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CAMPING – At most sites, you'll set your tent up in a designated camping area, usually a field or a platform. If there’s also a refugio at the campsite, campers have access to the restaurant, bar, bathroom, showers (if available), and small store – which is awesome! There are designated cooking shelters at every campsite, which you'll be required to cook in. There will always be a bathroom, but the style ranges from a simple outhouse style with no showers (Paso and Italiano) to flush toilets and hot showers (almost everywhere else).

  • Regular Campsite: At many of the campsites along the way you'll just be pitching your own tent in a designated camping field.
  • Platform: You’ll be given an elevated wooden platform. You’ll use your own gear to set up camp. Full board consisting of three meals may or may not be included in the price. At Camp Chileno, this is the only option for camping.
  • Supported Camping: For an additional cost and with a pre-arranged reservation, you're able to rent an installed tent, mattress, and sleeping bag at certain campsites. This can be a good option for those who want to camp, but don't want to carry the weight of a full backpacking setup. This may or may not also have full board included.

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W TREK ITINERARY

By far the most popular trek in the park, most people complete the W hike in 3-5 days. You can complete the W trek in either direction, either starting at Paine Grande/Glacier Grey or at the Torres. We recommend starting at Paine Grande and saving the best for last, but that is merely our opinion. Below is the itinerary for that route.

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DAY 1: PUERTO NATALES TO PAINE GRANDE (DAY HIKE TO GLACIER GREY)

  • Distance: 22 km/13.5 miles roundtrip
  • Time: 6-8 hours

Your day will start early today and be a mix of travel and hiking. You'll start by taking the 7:00 am bus from Puerto Natales to the Laguna Armaga bus stop. Here everybody will get off the bus and pay their entrance fees. At this time, you'll get back on the bus and head to the Pudeto stop. From here, you'll take the Catamaran across Lago Pehoe to Refugio Paine Grande. Reservations are not taken in advance. You need to organize your crossing directly at Pudeto. The journey takes about 20 minutes. Current price for the cost is $40 USD per person one way. If all goes as planned you should be to Refugio Paine Grande by noon that same day.

After you disembark from the catamaran, you'll drop the majority of your gear at Paine Grande and pack a day pack for your hike up to breathtaking Glacier Grey. It will take roughly 6-8 hours roundtrip to head to Glacier Grey and make it back to Paine Grande for the night.

If you want to go at a more leisurely pace, you can also add an additional night to your itinerary and stay at GlaGrey on the first night of your trip.

DAY 2: PAINE GRANDE TO ITALIANO (AND OUT & BACK IN VALLE FRANCES)

  • Distance: 7 km/4.5 miles to Italiano where you'll set up camp. Then 11.5km/7 miles from Italiano up to Mirador Britanico and back.
  • Time: 7-8 hours

You’ll start the day with a relatively easy and short hike to Camp Italiano, where you can set up your camp and prepare a day pack for exploring the Valle de Frances. Because this hike is an out and back, you can hike as far as you want in the valley, though we recommend going all the way to Britanico- they views are unreal!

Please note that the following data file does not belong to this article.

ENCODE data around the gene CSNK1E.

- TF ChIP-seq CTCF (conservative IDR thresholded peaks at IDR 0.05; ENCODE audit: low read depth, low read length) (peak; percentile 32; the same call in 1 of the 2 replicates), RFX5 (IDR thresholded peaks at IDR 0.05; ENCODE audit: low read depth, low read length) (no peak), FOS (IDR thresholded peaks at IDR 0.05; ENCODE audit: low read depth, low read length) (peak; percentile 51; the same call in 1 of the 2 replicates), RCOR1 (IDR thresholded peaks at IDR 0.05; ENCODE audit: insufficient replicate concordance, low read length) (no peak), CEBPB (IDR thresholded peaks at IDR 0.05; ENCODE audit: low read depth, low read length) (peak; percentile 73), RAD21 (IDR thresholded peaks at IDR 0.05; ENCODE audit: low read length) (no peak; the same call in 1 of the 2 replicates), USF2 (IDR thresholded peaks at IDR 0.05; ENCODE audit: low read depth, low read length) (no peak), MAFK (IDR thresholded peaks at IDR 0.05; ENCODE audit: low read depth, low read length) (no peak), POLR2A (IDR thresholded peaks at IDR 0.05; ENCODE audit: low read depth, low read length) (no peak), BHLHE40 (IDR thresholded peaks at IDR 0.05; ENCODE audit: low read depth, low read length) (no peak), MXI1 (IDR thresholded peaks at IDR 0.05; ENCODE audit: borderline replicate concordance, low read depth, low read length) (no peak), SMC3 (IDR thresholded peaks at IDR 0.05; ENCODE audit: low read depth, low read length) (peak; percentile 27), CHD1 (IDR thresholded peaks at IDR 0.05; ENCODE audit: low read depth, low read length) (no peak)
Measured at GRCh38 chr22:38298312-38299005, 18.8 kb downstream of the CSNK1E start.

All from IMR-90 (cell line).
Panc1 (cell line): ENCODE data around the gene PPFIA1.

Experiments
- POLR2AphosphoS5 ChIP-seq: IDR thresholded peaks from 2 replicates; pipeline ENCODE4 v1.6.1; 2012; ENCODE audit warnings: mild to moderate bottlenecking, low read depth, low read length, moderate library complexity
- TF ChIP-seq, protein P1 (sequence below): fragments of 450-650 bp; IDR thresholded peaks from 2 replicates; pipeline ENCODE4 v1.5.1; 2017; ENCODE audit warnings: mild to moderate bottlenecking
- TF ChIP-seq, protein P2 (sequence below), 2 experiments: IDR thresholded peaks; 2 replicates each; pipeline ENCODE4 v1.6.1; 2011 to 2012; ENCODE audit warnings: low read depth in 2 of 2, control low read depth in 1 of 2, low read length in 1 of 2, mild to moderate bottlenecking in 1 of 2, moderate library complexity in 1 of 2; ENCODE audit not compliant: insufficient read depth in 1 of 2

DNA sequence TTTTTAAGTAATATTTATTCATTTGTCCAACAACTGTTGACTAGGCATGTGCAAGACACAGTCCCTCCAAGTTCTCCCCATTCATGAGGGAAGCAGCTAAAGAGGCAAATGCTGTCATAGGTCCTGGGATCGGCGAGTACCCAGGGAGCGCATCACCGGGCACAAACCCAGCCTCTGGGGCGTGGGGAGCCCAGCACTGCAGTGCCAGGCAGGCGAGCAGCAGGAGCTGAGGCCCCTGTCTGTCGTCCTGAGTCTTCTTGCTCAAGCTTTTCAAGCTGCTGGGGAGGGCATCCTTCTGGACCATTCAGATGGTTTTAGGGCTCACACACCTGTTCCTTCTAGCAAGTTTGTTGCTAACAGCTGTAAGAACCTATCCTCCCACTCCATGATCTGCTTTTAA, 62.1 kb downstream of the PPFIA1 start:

You’ll follow the Rio del Frances as you head up the valley with dramatic views of Paine Grande and it’s creaking hanging glacier along the way. There’s a beautiful mirador about an hour into the hike where many people will be gathered. If you have the time and energy, we recommend pushing on to the Britanico Mirador. The trail levels out a bit after the first mirador as you head deeper into the valley. You’ll be rewarded greatly as you arrive at Mirador Britanico.

DAY 3: ITALIANO TO CHILENO

  • Distance: 19 km/12 miles
  • Time: 6-8 hours

Most of your hiking today will be hugging the shoreline of beautiful Lago Nordenskjold with breathtaking views of the Cuernos del Paine on your left. You’ll follow the straightforward and relatively flat trail until the trail splits. If you’re staying at Chileno, you’ll follow the trail to the left. If you are unable to get reservations at Chileno, you’ll most likely be camping at Central/Las Torres and will take the trail to the right. The trail to Chileno begins to climb almost immediately as it makes its way up the valley. After about an hour or so you’ll meet up with the main trail to the Torres and finish your hike to Chileno.

DAY 4: CHILENO TO MIRADOR TORRES AND BACK TO CENTRAL

  • Distance: 12 km/8 miles
  • Time: 4-6 hours

This is the day! You’ll set your alarm for an ungodly hour (4 am for us) and grab your breakfast in the Chileno refugio before beginning your headlamp climb up to the Torres for sunrise. You’ll hike for about an hour on forested trail before you hit the boulder field scramble, which will take another hour. You may have stripped all your layers on the hike up, but once you reach the Torres you’ll want to put them all back on and crawl into your sleeping bag to prepare for the sunrise show (if you’re lucky!) When you’ve taken all the photos you can muster, you’ll turn around and head back to Chileno, pack up your gear, maybe have a celebratory beer, and then head down to Central to finish your W Trek.

Because you started your hike so early today, you should have no problem catching a bus back to Puerto Natales that afternoon.

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O TREK ITINERARY

We completed the O Trek in 6 nights/7 days and felt that the pace was good for us. We hike with our own lightweight backpacking gear and generally hike at a faster than average pace. That said, many people who want to take it at a slower pace will take up to 9 days to complete the circuit.

You can only hike the Circuit in a counterclockwise direction. You have two starting options: Hotel Las Torres or Paine Grande.

  • Beginning at Hotel Las Torres: You’ll get off the bus at Laguna Amarga, pay your park fee, watch a video, and then take the shuttle (3,000 Chileno Pesos each way) to Central, where you’ll begin your trek.